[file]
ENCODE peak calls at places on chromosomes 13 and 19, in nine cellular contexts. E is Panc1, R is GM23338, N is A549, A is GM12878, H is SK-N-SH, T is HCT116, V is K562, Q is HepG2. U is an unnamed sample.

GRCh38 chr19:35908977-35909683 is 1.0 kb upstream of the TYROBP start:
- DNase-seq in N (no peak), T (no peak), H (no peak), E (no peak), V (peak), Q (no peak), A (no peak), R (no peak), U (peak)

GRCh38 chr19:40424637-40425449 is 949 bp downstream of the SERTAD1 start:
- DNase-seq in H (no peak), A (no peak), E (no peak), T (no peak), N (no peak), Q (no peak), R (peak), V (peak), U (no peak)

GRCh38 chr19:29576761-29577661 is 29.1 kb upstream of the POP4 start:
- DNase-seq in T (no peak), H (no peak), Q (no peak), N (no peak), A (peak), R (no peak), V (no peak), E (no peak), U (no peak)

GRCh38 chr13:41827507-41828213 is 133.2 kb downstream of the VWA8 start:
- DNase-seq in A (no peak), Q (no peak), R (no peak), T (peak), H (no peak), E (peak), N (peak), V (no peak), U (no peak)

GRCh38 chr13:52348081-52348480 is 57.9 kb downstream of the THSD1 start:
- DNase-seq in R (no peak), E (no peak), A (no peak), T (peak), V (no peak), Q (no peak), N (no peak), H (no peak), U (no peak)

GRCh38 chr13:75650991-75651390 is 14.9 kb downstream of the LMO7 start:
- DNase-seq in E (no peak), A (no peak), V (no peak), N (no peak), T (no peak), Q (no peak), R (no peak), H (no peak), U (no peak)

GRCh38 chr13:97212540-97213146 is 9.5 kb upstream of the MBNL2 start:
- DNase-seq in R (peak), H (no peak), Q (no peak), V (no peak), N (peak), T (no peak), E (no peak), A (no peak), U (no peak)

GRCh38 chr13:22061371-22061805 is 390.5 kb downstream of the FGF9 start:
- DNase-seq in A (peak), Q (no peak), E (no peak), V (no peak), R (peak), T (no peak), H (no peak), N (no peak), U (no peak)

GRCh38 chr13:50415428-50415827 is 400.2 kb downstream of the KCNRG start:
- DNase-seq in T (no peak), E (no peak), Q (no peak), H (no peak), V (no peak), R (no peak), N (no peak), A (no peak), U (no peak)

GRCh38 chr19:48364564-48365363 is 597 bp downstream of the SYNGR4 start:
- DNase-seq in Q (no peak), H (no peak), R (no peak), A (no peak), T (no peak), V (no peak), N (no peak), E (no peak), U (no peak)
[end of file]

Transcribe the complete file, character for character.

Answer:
ENCODE peak calls at places on chromosomes 13 and 19, in nine cellular contexts. E is Panc1, R is GM23338, N is A549, A is GM12878, H is SK-N-SH, T is HCT116, V is K562, Q is HepG2. U is an unnamed sample.

GRCh38 chr19:35908977-35909683 is 1.0 kb upstream of the TYROBP start:
- DNase-seq in N (no peak), T (no peak), H (no peak), E (no peak), V (peak), Q (no peak), A (no peak), R (no peak), U (peak)

GRCh38 chr19:40424637-40425449 is 949 bp downstream of the SERTAD1 start:
- DNase-seq in H (no peak), A (no peak), E (no peak), T (no peak), N (no peak), Q (no peak), R (peak), V (peak), U (no peak)

GRCh38 chr19:29576761-29577661 is 29.1 kb upstream of the POP4 start:
- DNase-seq in T (no peak), H (no peak), Q (no peak), N (no peak), A (peak), R (no peak), V (no peak), E (no peak), U (no peak)

GRCh38 chr13:41827507-41828213 is 133.2 kb downstream of the VWA8 start:
- DNase-seq in A (no peak), Q (no peak), R (no peak), T (peak), H (no peak), E (peak), N (peak), V (no peak), U (no peak)

GRCh38 chr13:52348081-52348480 is 57.9 kb downstream of the THSD1 start:
- DNase-seq in R (no peak), E (no peak), A (no peak), T (peak), V (no peak), Q (no peak), N (no peak), H (no peak), U (no peak)

GRCh38 chr13:75650991-75651390 is 14.9 kb downstream of the LMO7 start:
- DNase-seq in E (no peak), A (no peak), V (no peak), N (no peak), T (no peak), Q (no peak), R (no peak), H (no peak), U (no peak)

GRCh38 chr13:97212540-97213146 is 9.5 kb upstream of the MBNL2 start:
- DNase-seq in R (peak), H (no peak), Q (no peak), V (no peak), N (peak), T (no peak), E (no peak), A (no peak), U (no peak)

GRCh38 chr13:22061371-22061805 is 390.5 kb downstream of the FGF9 start:
- DNase-seq in A (peak), Q (no peak), E (no peak), V (no peak), R (peak), T (no peak), H (no peak), N (no peak), U (no peak)

GRCh38 chr13:50415428-50415827 is 400.2 kb downstream of the KCNRG start:
- DNase-seq in T (no peak), E (no peak), Q (no peak), H (no peak), V (no peak), R (no peak), N (no peak), A (no peak), U (no peak)

GRCh38 chr19:48364564-48365363 is 597 bp downstream of the SYNGR4 start:
- DNase-seq in Q (no peak), H (no peak), R (no peak), A (no peak), T (no peak), V (no peak), N (no peak), E (no peak), U (no peak)